I’m at the top of my game; one of the best drivers in Iraq. I have found several I.E.D.’s and never once allowed my convoy or my Marines to get hurt. It’s my second tour. I have already survived the battle of Fallujah. I’m 22 years old and feel completely invincible. Aug. 30th, 2006, I’m back in Fallujah. It’s 2345 and we are heading down the main street, which runs from MSR Mobile to the Euphrates River.
There is a dog walking across the road. We are three hundred meters from the George Washington Bridge. My gunner spots a small box in the middle of the road. I begin slowing down, trying to get eyes on it. Is it trash or is it a bomb? It’s hard to tell. The box looks like something a cell phone would come in. The wind blows and a small wire moves in the dirt. It’s a bomb.
I throw the M1114 Humvee into reverse. My Vehicle Commander is informing our Scout 2 truck to back up. I see headlights in my side mirror. I turn the wheel slightly. My side is exposed to the IED. I’m trying to get us out of harm’s way without slamming into my Scout 2. Scout 2 driver is a champ. He has been driving behind me long enough to know my movements and how to react to them.
He starts moving back almost as soon as I do. I see the bomb. I see the headlights in my side mirror. There is a blinding flash, a deafening pop, smoke fills my vehicle, we are down, but we are not out. Two hostiles start sending in the hurt from an elevated position. They assume because they have the high ground, they have superiority over the Marines. They were wrong.
Several Marines unload a can of unholy terror upon them, killing both of them. We won the day for the moment. Little did I know, my real battle had just begun. Top of the world Maw, Top of the world… and I came crashing down like an asteroid.
A little over a month later, I was back in the world of the big PX. I had all my limbs, was in great shape, and ready to go back on another deployment. This would not happen. I didn’t know it at the time but the IED blast destroyed most of my hearing in my right ear and some in my left. The Marine Corps has a policy: you can’t hear, you can’t shoot guns, so you can’t go to war.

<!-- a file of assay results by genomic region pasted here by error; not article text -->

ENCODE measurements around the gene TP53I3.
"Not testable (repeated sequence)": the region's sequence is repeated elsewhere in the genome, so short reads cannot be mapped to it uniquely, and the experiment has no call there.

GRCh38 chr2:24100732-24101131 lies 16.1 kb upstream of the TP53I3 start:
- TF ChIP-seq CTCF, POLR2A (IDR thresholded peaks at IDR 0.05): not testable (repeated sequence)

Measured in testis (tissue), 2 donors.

I was told my war was over and I was going to have to get out of the Marine Corps. I was depressed. I loved being a combat Marine. It was the greatest thing in my life. I was getting to live out my childhood dreams of going to war. I had all my limbs, why can’t I still fight? I was going to live and die in war. I had my whole life planned out. I was pushed back into society and told I could never again do the one thing I was good at.
My EAS came up before I was medically discharged and I took the EAS. This was a dumb move because I lost out on benefits. I didn’t care though. I couldn’t be around it anymore. It was like having to work with the love of your life, now separated. You can still talk with her but you can’t score her.
You love her but she doesn’t love you back. This is what it felt like. I was heartbroken. I had been dumped by women before but this hurt the most. So instead of waiting and doing what I should have done, I opted out. I had to get away from the Corps because the more I was around it; the more I wanted to hurt myself for not being a part of it.
I felt like a loser and like I had done something wrong. On base I was not allowed to partake in PT, going to the field, no shooting range, like I was an invalid. I felt terrible for getting my friends hurt and I felt like I had let down my Marine Corps. PTSD to me was not seeing my dead friends or reliving the explosion. PTSD for me was feeling like I had failed my service, failed my country, failed my brothers.
Like most vets, I went to the VA. I got my rating and now I was labeled Disabled. Twenty-three years old and I am considered disabled? I felt like my manhood had been removed by blunt force. I was told I would need a hearing aid. My eyesight began to go bad because of the trauma to my brain. Now I needed glasses. My memory began to suffer. I forgot things easily. I had begun to forget details of my life: people, places, things.
The only thing I seemed to remember was the pity I felt for myself for letting down my Corps. The Marine Corps teaches you how to survive in combat but no one teaches you how to survive life after the Marine Corps. I was 23 but felt 83. My body hurt, I developed a drinking problem, I gained weight, wanted to hate myself more each day, refused help, and rejected women who were interested in me. How can I love someone when I can’t love myself?
This is meant to be the prime of my life and I was drowning behind a label – Disabled. I felt my life was over. It seemed like everyday someone had a joke to make about me being deaf or disabled. I laughed along with them but felt like shit inside. I am Disabled. I am an old man, without ever experiencing middle age. I hated my life.
Most of my peers had no idea what I was going through. My wounds were not visible. I had the scars from getting shrapnel but these were not what impaired me. Being labeled disabled was not a badge I cared to wear. I hated the look people gave me, that look of sympathy or confusion. I hated when someone would speak louder to me, practically screaming.
You’re young and strong, why can’t you do this simple task or keep your balance on one leg? Some Marine you are, people would say jokingly.
It took me years to embrace the truth. I was not disabled. I was not done with life. I had a slight problem but with time and work, I learned to adapt and overcome. I would survive and not be tied down by a label. Maybe I was labeled disabled but this doesn’t take away from what I did and what I will do. I will not let my son see me as a disabled person. I will be strong for him and show him that no matter what, you can persevere through anything. Disabled – it’s a label but it is not my character and I will not be defined by such.